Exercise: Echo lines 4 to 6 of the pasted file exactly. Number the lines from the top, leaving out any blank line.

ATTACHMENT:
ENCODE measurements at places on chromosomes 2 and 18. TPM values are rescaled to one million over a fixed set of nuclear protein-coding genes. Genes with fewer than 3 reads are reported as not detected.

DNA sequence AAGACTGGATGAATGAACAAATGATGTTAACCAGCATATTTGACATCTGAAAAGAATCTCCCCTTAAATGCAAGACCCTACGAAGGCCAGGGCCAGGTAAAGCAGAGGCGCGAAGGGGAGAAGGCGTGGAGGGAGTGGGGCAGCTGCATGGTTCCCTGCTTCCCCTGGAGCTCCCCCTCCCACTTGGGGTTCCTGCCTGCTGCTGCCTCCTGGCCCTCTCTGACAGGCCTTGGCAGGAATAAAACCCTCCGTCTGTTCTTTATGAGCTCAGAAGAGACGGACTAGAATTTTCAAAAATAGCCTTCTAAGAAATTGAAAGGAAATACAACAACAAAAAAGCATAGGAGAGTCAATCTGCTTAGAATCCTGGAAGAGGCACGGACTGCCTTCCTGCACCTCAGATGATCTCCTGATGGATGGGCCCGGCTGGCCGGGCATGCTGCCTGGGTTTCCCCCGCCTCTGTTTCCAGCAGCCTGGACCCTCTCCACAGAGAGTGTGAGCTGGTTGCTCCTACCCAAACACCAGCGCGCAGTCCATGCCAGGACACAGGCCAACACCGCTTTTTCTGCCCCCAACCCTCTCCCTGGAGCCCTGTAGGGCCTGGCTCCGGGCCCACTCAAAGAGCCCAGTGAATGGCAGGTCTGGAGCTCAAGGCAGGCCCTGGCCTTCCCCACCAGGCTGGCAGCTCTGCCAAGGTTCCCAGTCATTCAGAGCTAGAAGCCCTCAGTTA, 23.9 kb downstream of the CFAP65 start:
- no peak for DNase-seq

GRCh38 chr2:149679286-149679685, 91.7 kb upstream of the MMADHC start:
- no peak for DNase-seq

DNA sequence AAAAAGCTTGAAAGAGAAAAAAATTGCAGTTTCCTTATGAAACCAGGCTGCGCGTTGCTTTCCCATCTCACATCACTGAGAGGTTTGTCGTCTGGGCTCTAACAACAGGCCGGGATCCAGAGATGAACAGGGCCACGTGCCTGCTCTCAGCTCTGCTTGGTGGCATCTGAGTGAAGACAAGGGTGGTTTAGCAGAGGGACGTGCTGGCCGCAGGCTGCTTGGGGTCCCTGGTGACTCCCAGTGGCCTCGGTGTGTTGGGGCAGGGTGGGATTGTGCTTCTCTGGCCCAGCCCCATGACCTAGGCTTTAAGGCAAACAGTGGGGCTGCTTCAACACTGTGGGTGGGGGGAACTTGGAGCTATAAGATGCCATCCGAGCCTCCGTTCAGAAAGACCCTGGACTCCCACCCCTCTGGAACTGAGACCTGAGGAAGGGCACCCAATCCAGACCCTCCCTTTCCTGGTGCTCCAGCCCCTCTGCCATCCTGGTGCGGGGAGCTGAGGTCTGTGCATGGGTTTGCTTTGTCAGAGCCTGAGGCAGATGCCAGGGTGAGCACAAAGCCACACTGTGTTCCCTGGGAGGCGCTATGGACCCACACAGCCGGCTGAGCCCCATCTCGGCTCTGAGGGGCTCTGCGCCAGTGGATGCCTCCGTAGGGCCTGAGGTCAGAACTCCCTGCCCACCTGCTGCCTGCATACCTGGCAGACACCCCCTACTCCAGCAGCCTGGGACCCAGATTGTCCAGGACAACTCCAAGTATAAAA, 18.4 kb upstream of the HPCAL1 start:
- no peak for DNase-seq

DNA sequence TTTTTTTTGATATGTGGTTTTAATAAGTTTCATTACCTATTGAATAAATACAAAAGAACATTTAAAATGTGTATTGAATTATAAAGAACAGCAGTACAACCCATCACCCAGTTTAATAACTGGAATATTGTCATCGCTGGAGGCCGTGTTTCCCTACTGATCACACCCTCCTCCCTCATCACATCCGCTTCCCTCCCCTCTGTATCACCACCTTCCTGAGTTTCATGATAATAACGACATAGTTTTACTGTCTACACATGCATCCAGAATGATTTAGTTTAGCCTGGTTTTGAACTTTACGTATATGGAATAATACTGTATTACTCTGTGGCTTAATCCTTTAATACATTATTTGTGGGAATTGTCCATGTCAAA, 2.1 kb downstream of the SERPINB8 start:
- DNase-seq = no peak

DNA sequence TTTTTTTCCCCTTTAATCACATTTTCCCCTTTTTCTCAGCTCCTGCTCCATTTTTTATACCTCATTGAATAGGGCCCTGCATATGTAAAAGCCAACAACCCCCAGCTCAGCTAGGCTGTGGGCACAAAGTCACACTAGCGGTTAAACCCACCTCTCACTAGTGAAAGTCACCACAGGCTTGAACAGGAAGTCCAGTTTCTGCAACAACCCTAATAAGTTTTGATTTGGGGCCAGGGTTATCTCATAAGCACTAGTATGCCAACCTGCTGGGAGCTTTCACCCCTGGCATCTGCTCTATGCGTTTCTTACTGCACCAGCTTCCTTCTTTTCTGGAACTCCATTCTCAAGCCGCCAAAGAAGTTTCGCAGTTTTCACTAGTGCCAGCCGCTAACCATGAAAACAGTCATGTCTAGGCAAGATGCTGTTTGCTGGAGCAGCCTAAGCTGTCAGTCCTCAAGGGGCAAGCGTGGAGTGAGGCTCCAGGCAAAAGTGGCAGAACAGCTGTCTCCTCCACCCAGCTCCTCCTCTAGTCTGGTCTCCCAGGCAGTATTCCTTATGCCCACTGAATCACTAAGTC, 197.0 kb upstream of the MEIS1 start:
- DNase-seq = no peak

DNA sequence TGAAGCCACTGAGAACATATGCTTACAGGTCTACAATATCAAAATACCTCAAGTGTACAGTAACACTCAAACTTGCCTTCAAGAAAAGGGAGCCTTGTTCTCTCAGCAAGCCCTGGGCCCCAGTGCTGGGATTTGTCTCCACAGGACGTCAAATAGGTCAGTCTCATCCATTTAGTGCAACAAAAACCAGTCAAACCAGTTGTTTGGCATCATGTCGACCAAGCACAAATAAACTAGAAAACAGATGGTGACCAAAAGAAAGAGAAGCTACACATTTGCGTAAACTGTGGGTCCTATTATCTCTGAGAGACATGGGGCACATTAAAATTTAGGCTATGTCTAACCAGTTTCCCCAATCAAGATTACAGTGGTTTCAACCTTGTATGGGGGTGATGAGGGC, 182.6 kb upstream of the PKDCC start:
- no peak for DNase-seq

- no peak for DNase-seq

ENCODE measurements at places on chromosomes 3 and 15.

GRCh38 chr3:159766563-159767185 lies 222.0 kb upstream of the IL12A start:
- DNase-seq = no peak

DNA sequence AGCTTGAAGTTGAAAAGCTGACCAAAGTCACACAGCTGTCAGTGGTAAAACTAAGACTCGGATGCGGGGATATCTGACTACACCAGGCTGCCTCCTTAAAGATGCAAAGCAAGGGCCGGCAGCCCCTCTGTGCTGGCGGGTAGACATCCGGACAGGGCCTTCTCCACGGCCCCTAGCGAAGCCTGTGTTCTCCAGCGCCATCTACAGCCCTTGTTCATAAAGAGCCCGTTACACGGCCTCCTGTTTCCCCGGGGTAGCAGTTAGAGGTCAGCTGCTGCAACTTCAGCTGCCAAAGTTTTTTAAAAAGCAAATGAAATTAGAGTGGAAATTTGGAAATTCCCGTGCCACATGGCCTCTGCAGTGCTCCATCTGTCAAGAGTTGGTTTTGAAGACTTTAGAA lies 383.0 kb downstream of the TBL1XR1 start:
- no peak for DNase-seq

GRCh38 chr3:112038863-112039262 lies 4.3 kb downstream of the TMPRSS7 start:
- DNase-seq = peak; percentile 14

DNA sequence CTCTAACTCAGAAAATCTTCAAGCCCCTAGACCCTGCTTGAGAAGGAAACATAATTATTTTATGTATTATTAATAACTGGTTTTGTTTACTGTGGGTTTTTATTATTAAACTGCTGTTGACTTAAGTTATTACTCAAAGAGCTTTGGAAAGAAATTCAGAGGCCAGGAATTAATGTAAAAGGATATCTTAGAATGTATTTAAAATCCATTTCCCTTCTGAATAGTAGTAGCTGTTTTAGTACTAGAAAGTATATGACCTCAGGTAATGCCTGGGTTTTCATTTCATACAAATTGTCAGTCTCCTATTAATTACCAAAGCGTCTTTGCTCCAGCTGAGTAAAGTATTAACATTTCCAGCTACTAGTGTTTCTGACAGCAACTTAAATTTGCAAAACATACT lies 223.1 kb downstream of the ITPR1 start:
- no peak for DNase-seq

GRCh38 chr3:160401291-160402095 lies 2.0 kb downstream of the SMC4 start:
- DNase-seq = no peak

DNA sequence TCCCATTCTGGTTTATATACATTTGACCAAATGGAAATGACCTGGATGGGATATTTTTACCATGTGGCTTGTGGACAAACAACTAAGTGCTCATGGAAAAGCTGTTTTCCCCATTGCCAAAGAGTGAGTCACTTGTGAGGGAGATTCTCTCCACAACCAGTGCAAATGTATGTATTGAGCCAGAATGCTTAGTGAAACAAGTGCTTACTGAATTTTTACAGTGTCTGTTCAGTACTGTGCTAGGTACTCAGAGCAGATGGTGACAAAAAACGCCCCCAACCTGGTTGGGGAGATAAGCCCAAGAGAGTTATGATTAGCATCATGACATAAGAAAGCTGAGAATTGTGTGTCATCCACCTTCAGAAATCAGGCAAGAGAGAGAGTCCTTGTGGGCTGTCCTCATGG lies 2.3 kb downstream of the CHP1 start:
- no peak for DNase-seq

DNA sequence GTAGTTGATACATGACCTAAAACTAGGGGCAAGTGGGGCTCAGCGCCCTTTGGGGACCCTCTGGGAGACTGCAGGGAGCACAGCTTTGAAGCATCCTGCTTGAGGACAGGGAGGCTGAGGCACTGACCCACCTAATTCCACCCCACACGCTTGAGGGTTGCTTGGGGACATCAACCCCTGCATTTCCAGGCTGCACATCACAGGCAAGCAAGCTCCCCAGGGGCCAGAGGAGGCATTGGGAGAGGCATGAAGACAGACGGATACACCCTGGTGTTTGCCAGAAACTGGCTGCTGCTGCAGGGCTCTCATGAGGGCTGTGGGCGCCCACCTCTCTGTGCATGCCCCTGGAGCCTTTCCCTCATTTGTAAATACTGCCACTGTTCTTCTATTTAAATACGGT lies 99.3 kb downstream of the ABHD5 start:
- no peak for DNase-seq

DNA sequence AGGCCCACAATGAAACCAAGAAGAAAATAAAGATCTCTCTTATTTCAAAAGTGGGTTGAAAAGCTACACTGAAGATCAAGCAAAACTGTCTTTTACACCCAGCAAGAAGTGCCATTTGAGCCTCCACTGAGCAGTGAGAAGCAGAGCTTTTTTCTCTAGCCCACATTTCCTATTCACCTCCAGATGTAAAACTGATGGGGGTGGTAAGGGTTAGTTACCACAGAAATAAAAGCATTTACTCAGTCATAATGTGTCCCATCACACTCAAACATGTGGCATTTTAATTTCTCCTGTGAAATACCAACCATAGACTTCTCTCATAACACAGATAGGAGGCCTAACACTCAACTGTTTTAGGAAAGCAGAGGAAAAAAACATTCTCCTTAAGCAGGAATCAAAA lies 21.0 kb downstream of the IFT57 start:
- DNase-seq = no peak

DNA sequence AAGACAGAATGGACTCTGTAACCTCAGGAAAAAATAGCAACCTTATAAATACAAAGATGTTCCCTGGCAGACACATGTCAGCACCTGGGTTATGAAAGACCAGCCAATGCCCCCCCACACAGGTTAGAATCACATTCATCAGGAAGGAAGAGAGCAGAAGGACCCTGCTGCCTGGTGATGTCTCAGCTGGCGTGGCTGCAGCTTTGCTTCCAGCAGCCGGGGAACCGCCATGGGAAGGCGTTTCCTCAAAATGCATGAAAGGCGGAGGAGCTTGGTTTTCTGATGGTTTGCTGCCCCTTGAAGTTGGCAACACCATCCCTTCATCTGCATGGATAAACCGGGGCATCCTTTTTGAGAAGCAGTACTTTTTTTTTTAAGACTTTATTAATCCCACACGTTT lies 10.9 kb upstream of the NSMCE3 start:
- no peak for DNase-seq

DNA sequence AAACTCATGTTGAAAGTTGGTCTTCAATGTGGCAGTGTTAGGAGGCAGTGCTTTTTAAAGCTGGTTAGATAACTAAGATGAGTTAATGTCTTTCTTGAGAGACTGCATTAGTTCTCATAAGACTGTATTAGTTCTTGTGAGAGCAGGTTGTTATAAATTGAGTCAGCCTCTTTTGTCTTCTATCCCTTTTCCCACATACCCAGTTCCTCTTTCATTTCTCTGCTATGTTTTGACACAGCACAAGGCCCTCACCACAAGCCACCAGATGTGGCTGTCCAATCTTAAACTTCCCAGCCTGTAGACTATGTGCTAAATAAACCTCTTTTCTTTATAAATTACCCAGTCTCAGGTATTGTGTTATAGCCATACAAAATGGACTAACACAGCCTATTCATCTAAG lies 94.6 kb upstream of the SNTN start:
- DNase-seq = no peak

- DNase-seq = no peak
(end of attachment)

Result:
GRCh38 chr2:149679286-149679685, 91.7 kb upstream of the MMADHC start:
- no peak for DNase-seq

DNA sequence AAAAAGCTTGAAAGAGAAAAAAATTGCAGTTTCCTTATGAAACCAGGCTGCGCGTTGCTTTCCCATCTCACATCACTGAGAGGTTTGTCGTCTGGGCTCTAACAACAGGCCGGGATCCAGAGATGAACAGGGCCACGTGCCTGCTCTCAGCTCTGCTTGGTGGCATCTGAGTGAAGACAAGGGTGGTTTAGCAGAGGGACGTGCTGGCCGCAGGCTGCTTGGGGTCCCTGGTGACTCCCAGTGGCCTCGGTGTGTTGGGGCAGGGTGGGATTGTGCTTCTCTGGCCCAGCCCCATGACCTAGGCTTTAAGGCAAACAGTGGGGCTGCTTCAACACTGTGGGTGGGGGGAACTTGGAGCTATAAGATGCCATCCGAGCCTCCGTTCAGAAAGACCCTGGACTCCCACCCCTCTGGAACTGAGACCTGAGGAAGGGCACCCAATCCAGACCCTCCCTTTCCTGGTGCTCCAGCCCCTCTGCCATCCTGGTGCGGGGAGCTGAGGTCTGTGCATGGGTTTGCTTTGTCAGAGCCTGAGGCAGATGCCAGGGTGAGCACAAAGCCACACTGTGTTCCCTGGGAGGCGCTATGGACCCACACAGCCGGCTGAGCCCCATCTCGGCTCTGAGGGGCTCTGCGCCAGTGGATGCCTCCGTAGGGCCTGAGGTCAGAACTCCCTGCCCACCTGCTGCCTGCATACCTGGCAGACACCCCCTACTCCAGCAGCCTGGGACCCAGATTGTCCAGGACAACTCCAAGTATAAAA, 18.4 kb upstream of the HPCAL1 start: